Entrepreneurs, what is your exit strategy?
As a Serial entrepreneur, for over 35 years, I have been involved in many different products, services and businesses; with one common factor, ”if it was meant to be successful, it was up to me”.
Being the driving force in sales, business development, product deployment and organizational structure is an all-consuming endeavor, however doing it with dedicated people makes it somewhat easier and more rewarding. Having the right people in your business will provide your customers with better (more accessible) service and attention, provide you with time & freedom while running your business and potentially an “exit strategy”.
Many entrepreneurs fail to see the “forest through the trees” when it comes to an exit strategy, thinking they need to do it all themselves. Then one day they wake up and realize that their business isn’t as “valuable” on resale, or there isn’t anyone qualified to take it over; leaving them nothing to show, for a lifetime of work.
My experience has been a fortunate one, in which I had family who chose to join my business, offering me a “built in” exit strategy. Even if you don't have family involvement in your business, you can achieve this by focusing on your exit strategy and making it a priority. Hiring experienced industry personnel, recruiting from colleges and or developing leaders from “scratch” are great starting points to be able to develop the right person to take over your company. Additionally, letting family friends know about your desire to create an exit strategy and that you are looking for a “protégée”, puts it out to your network.
There are always ways to find people looking for advancement and opportunity. Be willing to pay well to start, then when earned, even better as they evolve into a leadership role. It’s not an overnight process, be committed to the long haul for your benefit and theirs!
What follows are 5 simple ways entrepreneurs can develop an exit strategy:
Offer equity to key staff
Equity can be given in many forms, some of which including common stock, preferred stock, phantom stock or simple profit sharing. It can be earned over 5 years (e.g. 1% a year over 5 years and only vested after 5 years.) Check with your accounting professional to determine the best route for you. Keep in mind, it’s not just about money, it’s about how people feel and how they see themselves in the future.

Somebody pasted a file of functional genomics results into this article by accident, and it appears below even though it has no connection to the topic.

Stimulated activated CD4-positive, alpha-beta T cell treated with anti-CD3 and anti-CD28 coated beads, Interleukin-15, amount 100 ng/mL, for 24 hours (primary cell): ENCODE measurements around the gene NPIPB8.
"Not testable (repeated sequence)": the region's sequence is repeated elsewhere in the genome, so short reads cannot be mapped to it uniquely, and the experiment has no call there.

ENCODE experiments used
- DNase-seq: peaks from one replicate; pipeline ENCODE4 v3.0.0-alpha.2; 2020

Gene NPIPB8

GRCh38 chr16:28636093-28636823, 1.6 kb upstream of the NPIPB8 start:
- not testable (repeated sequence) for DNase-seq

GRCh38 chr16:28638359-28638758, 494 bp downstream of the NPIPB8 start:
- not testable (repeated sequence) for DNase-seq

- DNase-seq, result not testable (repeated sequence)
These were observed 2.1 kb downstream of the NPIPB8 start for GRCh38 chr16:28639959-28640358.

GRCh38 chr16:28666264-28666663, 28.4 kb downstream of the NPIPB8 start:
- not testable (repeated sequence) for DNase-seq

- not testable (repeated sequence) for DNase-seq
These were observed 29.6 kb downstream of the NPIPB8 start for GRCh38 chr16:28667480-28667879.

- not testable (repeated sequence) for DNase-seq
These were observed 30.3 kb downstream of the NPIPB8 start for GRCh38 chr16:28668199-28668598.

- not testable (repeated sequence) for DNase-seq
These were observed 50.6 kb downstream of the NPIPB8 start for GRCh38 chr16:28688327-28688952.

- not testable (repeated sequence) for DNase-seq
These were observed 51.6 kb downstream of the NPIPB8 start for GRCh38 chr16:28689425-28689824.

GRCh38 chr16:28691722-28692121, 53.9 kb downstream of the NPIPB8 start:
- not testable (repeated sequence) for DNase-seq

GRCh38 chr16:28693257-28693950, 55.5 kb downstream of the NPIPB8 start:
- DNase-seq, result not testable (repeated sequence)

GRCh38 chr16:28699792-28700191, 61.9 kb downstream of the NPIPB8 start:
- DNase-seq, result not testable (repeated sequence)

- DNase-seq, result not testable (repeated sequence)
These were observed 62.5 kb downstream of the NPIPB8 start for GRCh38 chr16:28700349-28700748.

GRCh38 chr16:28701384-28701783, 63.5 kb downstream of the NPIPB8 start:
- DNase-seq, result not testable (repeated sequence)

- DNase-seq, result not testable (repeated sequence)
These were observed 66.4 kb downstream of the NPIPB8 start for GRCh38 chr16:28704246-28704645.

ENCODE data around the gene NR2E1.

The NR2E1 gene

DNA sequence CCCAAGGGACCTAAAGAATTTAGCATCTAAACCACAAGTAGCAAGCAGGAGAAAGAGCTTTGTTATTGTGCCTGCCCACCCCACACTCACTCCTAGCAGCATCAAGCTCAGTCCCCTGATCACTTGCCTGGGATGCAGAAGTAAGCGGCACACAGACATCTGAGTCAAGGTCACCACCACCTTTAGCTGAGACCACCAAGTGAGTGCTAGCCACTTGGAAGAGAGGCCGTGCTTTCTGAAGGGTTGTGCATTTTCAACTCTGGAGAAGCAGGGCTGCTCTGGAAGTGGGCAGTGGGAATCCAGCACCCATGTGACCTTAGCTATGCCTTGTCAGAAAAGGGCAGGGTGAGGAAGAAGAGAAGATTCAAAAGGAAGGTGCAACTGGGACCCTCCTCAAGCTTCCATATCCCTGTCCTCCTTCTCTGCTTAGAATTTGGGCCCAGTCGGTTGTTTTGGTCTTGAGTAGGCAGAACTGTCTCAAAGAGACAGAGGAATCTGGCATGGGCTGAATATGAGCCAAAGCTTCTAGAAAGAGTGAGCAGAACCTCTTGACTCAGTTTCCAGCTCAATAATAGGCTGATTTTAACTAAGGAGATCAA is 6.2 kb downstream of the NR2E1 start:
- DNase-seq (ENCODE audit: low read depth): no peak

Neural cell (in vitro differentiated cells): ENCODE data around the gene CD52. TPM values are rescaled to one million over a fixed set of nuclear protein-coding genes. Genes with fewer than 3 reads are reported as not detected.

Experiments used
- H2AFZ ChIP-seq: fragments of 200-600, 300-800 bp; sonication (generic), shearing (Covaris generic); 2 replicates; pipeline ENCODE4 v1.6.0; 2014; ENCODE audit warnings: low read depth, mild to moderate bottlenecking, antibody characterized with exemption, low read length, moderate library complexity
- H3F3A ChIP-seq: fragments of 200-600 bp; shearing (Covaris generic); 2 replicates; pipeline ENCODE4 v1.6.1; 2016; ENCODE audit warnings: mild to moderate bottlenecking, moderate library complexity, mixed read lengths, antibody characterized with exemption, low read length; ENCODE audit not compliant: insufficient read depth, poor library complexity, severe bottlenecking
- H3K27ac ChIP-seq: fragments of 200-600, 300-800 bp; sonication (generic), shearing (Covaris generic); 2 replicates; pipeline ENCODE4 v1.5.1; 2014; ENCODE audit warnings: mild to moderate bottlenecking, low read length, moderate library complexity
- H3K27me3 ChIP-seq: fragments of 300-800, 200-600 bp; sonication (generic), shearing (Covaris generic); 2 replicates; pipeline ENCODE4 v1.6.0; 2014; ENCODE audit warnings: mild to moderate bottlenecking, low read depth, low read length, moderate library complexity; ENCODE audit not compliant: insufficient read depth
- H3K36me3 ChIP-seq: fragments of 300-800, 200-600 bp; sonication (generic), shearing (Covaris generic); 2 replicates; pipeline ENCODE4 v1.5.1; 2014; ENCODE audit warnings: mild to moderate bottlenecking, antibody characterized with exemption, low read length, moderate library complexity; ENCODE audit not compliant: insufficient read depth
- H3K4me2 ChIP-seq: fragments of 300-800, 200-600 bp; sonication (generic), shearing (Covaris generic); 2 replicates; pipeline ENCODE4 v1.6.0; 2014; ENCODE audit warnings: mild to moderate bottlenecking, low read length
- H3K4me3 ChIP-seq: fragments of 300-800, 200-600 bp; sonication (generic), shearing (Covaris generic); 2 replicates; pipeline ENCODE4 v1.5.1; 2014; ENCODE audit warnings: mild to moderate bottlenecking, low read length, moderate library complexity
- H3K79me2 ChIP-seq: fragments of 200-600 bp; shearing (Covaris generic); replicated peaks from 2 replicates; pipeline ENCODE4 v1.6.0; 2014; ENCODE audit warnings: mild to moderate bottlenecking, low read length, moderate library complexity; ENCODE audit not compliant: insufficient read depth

Talk about your future plans with your key staff often
Make them aware of your exit strategy, set obtainable and achievable goals to initiate the plan. The vision has to be clear, exciting and lead to a viable business. The people you are developing are probably not “entrepreneurs” like you, therefore, it up to you to show them what the future holds in your business or industry for them.
Develop a culture, with guidelines that can run without you engaged
Operation manuals, policies, procedures and philosophical understanding needs to be part of your future development plan. By letting your staff learn by doing, over time they will know it as well as you do, and handle situations the same way you would.
Take more time off, over time
Allow your people to “take the helm” while you are away. It’s been said that “nothing grows in the shadow of the mighty oak”. Let the sun shine on your team, trust their decisions and accept that they will make mistakes, they can always be corrected (if not, that is a very are powerful learning experience.)
Let your staff know, when you do eventually leave, you will still be collecting a check and their first job each week is to “deposit that check into your account”.
When you want to “retire” you don’t have to sell the business, which of course you can do, if thats your strategy. Some businesses provide for the owner, by keeping them on the payroll, and the future growth income/profits go to the new management team. Your exit strategy can share in that growth or just keep your income for your life or as part of your estate.
The key is to have a plan, it can be 2 years, 5 years, 10 year or even 20 years away, but the plan needs to be in place. Running a race without a finish line can be exhausting, especially as we get older. When you are 30, you might think you will work forever, when you turn 50, that view point changes fast!
Again, I am fortunate to have trusted, dedicated and very capable family (and some very strong, trusted “key people” who have earned their way to the top) by engaging in my business. Once my “exit strategy” was set, it all came together.
About the Author:
Joe Grushkin is a serial entrepreneur for over 35 years. Currently, as the CEO, President and Founder of MaxExposure Social Media, the premier Social Media & Reputation Management Firm on North America, he is growing the business with effective leadership skills and developing a management team to lead in the future. MaxExposure assists small and media sized local businesses in over 80 industries. More information is available at www.MaxExposureSocialMedia.com
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